Use of Preadmission Criteria and Performance in the Doctor of Pharmacy Program to Predict Success on the North American Pharmacists Licensure Examination

By Allen, Rondall E.; Diaz, Carroll, Jr. | American Journal of Pharmaceutical Education, November 2013 | Go to article overview

Use of Preadmission Criteria and Performance in the Doctor of Pharmacy Program to Predict Success on the North American Pharmacists Licensure Examination


Allen, Rondall E., Diaz, Carroll, Jr., American Journal of Pharmaceutical Education


INTRODUCTION

United States colleges and schools of pharmacy are challenged with identifying and enrolling students who are most likely to be successful in their programs and pass the NAPLEX. The latter can be a daunting task for admissions committees because of the number of applicants and the paucity of research on preadmission criteria as predictors of success on the NAPLEX.

A series of articles by Lowenthal and colleagues explored the relationship between preadmission criteria, academic performance in the PharmD program, and success on the National Association of Boards of Pharmacy Licensure Examination (NABPLEX) and reported that PCAT scores were predictive of NABPLEX scores and a significant correlation existed between GPA in the first 3 years and NABPLEX performance. (1,2) Manasse and colleagues also examined the relationship between academic performance in the PharmD program and NABPLEX scores. Although statistical modeling was not done to determine predictability, the authors noted a correlation between the graduating GPA and NABPLEX performance. (3)

After the NABPLEX was changed to the NAPLEX, a study was done that evaluated preadmission criteria as a predictor of success on the NAPLEX and another study was done that examined academic performance in PharmD programs as a predictor. In 2007, McCall and colleagues examined the relationship between preadmission criteria to include PCAT composite scores, PCAT subcategory scores; California Critical Thinking Skills Test (CCTST) scores; cumulative GPA; prior degree; advanced math, chemistry, and biology courses; age; organic chemistry completed at a 2-year institution or a 4-year institution; and performance on the NAPLEX. There was a positive correlation between GPA, PCAT composite scores, CCTST scores, and NAPLEX scores. However, the PCAT composite score proved to be the strongest predictor of success or failure on the NAPLEX. (4) A study was also published that examined the impact of a student's remediation status on NAPLEX first-time pass rates. The students who required remediation for failing course grades had a lower pass rate compared to those who did not require remediation. (5)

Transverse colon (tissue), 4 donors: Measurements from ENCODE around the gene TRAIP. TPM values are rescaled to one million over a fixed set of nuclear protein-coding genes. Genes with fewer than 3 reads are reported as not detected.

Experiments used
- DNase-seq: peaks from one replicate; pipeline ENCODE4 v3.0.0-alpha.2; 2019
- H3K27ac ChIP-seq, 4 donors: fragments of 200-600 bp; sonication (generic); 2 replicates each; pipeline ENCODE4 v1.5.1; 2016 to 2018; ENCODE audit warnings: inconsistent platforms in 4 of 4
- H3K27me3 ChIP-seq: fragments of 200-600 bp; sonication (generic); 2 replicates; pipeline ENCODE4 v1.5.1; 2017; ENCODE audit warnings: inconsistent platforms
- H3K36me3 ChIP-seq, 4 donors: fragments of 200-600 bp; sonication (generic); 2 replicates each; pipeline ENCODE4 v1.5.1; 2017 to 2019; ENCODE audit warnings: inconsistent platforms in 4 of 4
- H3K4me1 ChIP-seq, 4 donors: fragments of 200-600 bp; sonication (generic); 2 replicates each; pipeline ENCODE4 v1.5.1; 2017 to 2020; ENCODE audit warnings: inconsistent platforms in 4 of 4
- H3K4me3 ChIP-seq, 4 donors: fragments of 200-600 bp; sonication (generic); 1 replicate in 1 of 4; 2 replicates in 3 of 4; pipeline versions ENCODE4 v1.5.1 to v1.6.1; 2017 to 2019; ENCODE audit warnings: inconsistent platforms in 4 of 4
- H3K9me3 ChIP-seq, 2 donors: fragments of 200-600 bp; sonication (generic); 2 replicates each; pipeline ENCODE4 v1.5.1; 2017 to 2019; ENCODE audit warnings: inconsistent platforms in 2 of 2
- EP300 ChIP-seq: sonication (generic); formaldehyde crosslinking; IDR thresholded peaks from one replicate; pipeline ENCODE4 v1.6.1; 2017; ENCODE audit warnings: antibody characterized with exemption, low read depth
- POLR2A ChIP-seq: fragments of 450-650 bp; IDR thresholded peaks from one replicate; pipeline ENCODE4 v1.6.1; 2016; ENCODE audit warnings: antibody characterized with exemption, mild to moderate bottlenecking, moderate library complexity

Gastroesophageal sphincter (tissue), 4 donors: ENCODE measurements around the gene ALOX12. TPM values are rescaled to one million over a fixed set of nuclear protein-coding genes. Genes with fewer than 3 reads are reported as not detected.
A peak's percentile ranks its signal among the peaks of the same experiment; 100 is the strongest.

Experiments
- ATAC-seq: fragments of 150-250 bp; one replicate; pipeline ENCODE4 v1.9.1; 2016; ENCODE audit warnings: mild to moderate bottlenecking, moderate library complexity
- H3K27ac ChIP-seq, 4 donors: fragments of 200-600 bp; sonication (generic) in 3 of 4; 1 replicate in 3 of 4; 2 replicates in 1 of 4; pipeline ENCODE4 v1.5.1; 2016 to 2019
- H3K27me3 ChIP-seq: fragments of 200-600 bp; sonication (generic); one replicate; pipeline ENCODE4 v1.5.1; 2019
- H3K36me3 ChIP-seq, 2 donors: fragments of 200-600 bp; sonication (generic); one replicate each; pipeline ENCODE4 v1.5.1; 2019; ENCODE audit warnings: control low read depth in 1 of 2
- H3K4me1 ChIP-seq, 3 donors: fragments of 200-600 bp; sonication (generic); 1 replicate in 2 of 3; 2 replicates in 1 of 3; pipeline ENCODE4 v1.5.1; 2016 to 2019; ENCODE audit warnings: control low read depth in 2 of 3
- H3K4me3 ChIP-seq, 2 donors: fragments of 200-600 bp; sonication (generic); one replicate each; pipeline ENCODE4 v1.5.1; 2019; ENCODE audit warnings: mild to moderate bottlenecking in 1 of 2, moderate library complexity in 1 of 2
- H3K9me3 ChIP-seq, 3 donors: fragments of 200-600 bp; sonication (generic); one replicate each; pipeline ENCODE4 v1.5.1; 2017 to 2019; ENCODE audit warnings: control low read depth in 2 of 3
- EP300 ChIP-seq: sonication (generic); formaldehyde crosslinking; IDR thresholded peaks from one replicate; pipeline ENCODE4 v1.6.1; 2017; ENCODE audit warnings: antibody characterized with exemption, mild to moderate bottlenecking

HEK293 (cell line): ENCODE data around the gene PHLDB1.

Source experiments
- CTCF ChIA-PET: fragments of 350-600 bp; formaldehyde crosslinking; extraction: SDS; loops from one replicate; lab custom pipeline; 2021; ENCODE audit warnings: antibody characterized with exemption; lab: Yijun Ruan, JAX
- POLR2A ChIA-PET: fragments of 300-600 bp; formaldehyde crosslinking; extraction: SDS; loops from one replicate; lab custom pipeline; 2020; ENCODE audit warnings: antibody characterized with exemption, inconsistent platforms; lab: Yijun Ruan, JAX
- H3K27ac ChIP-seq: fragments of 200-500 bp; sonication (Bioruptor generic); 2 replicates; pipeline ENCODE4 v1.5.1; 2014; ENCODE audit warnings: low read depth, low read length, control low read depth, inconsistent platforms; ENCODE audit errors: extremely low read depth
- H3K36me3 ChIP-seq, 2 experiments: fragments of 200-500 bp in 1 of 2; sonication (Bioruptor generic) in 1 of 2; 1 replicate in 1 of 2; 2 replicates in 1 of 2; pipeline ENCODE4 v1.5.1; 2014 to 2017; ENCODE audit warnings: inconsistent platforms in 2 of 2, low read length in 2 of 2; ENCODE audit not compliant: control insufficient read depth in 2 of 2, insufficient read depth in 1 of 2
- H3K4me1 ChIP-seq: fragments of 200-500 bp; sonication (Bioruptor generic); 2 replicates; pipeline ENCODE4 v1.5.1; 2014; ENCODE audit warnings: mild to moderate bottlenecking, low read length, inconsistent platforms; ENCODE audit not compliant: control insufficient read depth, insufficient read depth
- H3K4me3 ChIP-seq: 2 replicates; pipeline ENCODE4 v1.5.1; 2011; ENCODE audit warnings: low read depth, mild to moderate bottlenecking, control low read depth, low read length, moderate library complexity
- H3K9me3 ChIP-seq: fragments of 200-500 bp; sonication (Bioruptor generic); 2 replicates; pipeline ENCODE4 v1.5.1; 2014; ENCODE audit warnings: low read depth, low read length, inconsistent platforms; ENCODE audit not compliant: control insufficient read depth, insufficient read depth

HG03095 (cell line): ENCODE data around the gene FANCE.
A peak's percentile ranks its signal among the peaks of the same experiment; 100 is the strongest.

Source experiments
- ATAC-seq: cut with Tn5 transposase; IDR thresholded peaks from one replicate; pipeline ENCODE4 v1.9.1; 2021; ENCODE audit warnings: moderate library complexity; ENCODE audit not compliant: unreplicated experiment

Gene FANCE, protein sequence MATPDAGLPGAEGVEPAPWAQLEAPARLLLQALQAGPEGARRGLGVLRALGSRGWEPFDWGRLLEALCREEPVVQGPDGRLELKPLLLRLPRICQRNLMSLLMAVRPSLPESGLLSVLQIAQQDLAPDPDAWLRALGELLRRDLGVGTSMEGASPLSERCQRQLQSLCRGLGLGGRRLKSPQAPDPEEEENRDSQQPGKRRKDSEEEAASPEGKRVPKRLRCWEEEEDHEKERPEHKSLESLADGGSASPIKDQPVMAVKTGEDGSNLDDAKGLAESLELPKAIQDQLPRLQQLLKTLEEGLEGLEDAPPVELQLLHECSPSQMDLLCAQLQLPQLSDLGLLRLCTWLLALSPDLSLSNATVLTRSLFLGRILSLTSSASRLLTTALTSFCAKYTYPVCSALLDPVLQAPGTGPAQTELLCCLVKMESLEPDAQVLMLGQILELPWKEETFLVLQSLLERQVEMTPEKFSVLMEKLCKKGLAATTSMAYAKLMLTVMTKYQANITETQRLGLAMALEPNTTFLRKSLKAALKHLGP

The purpose of this study at Xavier University of Louisiana College of Pharmacy (XULACOP) was to confirm and expand the existing body of research on this topic by evaluating which student criteria in the prepharmacy and PharmD program predicted success or failure on a student's first attempt on the NAPLEX. No studies have included the number of unsatisfactory grades, math-science GPA, or student type (internal or transfer) as preadmission variables to predict success on the NAPLEX. We chose these variables, in addition to previous degree held and cumulative GPA, because they are most likely to be considered by admissions committees. Variables such as age, gender, and ethnicity were not included because we were not aware of any programs that consider these variables in the selection process. Likewise, no studies have examined PharmD program variables such as the number of unsatisfactory grades, cumulative GPA, and timely graduation as predictors of success on the NAPLEX. These variables were chosen because the results could have implications for student retention programs. Evaluation of these relationships is paramount because the NAPLEX is required for all graduates to be licensed to practice pharmacy. Also, the Accreditation Council for Pharmacy Education requires all US colleges and schools of pharmacy to assess student performance on the NAPLEX. (6)

METHODS

The Xavier University of Louisiana College of Pharmacy began offering the PharmD degree in 1991. The PharmD program requires 2 years of undergraduate coursework and 4 years in the PharmD program. The college requires 66 hours of prepharmacy coursework which can be divided into 39 semester hours of math and science courses, and 27 semester hours of nonscience courses. Upon entering the PharmD program, the students are required to complete 96 semester hours of lecture-based coursework and 48 semester hours of experiential education. …

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